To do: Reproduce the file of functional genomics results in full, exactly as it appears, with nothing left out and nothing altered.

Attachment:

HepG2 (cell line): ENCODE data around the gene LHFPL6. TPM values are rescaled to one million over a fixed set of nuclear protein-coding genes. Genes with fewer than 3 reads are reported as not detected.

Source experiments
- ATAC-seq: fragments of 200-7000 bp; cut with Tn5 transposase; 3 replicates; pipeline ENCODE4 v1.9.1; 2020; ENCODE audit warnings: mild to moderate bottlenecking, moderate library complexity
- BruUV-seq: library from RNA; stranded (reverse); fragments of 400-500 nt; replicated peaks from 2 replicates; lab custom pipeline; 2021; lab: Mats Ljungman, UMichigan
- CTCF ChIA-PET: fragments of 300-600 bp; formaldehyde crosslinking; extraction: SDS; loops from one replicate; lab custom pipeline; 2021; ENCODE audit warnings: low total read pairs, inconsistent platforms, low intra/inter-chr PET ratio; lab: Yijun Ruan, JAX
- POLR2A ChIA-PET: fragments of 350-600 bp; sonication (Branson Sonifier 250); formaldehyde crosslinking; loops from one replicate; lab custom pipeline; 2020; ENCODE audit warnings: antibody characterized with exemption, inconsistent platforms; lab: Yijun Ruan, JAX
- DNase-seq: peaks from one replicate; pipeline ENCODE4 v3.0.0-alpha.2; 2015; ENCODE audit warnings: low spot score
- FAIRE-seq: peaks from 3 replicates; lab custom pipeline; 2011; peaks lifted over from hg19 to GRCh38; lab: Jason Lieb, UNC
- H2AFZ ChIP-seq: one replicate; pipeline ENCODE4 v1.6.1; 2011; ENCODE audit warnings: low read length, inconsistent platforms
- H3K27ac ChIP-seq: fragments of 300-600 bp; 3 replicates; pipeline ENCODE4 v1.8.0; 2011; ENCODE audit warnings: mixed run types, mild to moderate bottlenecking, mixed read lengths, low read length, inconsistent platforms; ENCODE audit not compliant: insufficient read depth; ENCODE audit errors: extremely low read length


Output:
HepG2 (cell line): ENCODE data around the gene LHFPL6. TPM values are rescaled to one million over a fixed set of nuclear protein-coding genes. Genes with fewer than 3 reads are reported as not detected.

Source experiments
- ATAC-seq: fragments of 200-7000 bp; cut with Tn5 transposase; 3 replicates; pipeline ENCODE4 v1.9.1; 2020; ENCODE audit warnings: mild to moderate bottlenecking, moderate library complexity
- BruUV-seq: library from RNA; stranded (reverse); fragments of 400-500 nt; replicated peaks from 2 replicates; lab custom pipeline; 2021; lab: Mats Ljungman, UMichigan
- CTCF ChIA-PET: fragments of 300-600 bp; formaldehyde crosslinking; extraction: SDS; loops from one replicate; lab custom pipeline; 2021; ENCODE audit warnings: low total read pairs, inconsistent platforms, low intra/inter-chr PET ratio; lab: Yijun Ruan, JAX
- POLR2A ChIA-PET: fragments of 350-600 bp; sonication (Branson Sonifier 250); formaldehyde crosslinking; loops from one replicate; lab custom pipeline; 2020; ENCODE audit warnings: antibody characterized with exemption, inconsistent platforms; lab: Yijun Ruan, JAX
- DNase-seq: peaks from one replicate; pipeline ENCODE4 v3.0.0-alpha.2; 2015; ENCODE audit warnings: low spot score
- FAIRE-seq: peaks from 3 replicates; lab custom pipeline; 2011; peaks lifted over from hg19 to GRCh38; lab: Jason Lieb, UNC
- H2AFZ ChIP-seq: one replicate; pipeline ENCODE4 v1.6.1; 2011; ENCODE audit warnings: low read length, inconsistent platforms
- H3K27ac ChIP-seq: fragments of 300-600 bp; 3 replicates; pipeline ENCODE4 v1.8.0; 2011; ENCODE audit warnings: mixed run types, mild to moderate bottlenecking, mixed read lengths, low read length, inconsistent platforms; ENCODE audit not compliant: insufficient read depth; ENCODE audit errors: extremely low read length